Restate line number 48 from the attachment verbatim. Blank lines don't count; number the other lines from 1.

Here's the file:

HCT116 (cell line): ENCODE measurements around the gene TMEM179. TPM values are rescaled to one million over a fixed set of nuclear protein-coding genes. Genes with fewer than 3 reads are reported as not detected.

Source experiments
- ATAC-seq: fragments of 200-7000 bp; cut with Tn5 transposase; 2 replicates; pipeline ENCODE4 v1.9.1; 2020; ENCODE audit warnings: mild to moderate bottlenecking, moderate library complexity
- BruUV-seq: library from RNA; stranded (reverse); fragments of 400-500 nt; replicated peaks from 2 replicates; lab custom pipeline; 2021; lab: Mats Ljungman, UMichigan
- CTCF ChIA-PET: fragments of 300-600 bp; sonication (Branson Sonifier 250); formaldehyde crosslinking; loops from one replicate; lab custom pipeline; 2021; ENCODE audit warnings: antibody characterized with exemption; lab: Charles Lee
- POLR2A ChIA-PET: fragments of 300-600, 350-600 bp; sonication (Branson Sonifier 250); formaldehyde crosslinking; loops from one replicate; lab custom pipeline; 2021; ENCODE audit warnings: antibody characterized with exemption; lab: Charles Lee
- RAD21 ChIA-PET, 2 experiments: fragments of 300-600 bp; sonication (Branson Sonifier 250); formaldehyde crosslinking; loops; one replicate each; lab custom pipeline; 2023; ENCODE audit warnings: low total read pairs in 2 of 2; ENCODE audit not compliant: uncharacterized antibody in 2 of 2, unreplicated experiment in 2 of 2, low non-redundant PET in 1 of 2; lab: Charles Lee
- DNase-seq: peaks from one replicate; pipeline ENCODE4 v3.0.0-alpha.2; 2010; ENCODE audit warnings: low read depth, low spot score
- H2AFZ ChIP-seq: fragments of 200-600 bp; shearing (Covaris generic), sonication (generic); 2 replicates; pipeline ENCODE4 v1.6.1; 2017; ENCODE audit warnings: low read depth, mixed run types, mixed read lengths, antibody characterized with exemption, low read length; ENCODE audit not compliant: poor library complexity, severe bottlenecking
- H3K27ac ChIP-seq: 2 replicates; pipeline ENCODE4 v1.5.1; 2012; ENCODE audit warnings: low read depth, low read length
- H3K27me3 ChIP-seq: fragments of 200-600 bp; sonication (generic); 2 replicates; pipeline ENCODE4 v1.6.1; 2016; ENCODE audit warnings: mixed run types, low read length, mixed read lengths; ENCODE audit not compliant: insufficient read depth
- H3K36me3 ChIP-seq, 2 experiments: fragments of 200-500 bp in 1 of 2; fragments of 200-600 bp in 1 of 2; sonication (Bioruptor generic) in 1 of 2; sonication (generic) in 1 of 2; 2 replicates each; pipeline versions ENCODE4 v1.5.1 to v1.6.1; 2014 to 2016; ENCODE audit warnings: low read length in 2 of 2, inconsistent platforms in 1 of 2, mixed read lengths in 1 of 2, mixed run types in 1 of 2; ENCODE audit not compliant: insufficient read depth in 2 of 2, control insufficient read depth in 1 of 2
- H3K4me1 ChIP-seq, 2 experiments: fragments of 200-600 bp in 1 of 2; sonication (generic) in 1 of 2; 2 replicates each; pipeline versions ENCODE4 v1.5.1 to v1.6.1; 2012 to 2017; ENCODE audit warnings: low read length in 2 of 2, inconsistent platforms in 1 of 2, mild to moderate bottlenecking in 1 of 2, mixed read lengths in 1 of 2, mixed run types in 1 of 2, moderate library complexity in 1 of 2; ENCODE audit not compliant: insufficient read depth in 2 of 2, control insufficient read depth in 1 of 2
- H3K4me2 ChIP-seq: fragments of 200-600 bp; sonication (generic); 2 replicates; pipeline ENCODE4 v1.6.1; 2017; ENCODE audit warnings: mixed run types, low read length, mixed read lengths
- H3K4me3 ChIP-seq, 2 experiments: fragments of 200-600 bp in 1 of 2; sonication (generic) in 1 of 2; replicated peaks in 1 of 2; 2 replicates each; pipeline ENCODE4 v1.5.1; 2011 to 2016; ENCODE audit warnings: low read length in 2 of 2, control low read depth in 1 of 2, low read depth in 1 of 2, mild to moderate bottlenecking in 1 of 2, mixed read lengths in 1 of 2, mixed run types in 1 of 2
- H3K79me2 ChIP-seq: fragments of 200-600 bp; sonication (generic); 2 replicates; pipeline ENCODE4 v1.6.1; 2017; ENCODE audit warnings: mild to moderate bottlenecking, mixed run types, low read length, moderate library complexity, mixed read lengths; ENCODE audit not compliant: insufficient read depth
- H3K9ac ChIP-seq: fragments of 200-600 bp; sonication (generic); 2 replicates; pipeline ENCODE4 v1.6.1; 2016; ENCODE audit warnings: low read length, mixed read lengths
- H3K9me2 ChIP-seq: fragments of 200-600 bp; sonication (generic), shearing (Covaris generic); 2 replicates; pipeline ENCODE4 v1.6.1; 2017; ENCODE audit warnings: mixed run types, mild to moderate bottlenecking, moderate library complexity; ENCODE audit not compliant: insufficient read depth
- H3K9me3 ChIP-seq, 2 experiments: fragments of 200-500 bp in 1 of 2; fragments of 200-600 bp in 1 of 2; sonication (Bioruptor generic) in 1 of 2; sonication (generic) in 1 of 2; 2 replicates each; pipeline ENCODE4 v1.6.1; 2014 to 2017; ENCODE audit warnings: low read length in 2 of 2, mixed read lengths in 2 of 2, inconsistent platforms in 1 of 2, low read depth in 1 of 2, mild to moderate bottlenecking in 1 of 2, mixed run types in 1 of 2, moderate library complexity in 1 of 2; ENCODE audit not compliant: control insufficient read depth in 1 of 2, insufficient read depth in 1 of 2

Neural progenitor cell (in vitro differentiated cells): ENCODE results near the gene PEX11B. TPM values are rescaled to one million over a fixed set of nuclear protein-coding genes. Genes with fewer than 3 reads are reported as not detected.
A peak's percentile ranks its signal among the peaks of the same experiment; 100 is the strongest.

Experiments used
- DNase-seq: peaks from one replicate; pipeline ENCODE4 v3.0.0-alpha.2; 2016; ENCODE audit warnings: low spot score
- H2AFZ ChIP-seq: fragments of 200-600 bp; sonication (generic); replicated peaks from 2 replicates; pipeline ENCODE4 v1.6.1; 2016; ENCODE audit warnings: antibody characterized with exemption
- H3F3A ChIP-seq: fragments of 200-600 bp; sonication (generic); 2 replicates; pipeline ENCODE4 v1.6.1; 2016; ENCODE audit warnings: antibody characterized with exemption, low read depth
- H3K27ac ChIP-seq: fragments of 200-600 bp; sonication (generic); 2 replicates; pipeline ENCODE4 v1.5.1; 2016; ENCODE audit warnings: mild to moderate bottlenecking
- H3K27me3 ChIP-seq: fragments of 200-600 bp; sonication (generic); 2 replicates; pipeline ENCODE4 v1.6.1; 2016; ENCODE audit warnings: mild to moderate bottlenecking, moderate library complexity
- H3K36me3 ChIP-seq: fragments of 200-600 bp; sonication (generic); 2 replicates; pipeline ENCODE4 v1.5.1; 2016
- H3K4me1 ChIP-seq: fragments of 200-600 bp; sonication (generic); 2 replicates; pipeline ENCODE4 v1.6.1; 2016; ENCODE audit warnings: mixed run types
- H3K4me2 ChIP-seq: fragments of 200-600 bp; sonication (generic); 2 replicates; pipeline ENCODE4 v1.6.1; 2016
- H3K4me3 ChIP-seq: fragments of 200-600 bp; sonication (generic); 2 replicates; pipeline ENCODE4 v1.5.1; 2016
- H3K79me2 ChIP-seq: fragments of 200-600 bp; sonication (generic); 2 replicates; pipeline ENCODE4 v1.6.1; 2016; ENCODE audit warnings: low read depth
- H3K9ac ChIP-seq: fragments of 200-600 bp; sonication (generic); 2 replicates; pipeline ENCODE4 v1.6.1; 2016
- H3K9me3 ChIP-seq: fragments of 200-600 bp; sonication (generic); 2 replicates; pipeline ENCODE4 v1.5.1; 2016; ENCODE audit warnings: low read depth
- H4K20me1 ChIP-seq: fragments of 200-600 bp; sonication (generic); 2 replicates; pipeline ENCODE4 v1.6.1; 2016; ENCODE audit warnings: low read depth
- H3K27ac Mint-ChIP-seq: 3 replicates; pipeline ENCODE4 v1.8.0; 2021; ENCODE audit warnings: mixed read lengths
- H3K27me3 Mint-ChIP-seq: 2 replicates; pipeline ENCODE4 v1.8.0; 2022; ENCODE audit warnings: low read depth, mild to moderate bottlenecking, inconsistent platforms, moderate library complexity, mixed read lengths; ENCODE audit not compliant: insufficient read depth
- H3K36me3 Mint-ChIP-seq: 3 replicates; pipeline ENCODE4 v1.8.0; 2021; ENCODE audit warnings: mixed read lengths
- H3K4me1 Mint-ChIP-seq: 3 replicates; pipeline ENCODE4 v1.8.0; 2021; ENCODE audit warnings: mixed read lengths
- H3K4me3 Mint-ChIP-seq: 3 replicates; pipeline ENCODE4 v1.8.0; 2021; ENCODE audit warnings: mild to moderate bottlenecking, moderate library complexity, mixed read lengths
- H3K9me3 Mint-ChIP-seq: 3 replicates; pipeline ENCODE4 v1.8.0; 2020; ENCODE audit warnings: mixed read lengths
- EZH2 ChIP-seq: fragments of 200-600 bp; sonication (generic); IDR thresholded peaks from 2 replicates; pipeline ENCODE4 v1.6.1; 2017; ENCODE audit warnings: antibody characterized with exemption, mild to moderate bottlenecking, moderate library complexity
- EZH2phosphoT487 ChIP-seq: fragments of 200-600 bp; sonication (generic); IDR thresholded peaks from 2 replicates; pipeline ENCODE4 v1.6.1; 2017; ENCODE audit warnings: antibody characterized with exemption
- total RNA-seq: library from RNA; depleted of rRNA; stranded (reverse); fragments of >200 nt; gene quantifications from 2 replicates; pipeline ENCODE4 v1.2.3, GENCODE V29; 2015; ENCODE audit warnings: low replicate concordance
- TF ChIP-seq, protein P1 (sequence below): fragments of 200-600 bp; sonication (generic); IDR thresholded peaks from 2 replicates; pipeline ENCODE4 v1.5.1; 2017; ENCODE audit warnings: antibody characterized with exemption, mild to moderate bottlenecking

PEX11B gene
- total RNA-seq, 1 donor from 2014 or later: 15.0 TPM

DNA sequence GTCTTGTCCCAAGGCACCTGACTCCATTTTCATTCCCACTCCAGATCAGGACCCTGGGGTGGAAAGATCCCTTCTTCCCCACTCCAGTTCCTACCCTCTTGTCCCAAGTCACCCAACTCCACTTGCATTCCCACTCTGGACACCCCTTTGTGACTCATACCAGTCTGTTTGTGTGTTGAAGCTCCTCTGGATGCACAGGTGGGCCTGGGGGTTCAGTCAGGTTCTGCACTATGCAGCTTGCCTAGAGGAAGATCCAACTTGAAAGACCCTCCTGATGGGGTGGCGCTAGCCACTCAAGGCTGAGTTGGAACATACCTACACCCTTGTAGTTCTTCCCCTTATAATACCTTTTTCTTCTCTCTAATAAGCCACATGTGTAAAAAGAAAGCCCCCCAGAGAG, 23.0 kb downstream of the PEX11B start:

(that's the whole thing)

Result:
DNA sequence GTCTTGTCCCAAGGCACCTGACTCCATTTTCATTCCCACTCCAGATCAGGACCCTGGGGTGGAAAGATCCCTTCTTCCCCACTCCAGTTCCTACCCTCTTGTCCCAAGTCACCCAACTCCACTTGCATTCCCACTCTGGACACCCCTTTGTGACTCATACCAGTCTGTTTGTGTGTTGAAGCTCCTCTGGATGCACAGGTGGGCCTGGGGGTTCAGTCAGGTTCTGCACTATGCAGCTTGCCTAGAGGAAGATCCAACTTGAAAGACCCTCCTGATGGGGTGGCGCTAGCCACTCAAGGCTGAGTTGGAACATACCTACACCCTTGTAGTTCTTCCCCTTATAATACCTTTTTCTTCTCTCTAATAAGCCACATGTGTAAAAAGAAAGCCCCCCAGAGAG, 23.0 kb downstream of the PEX11B start: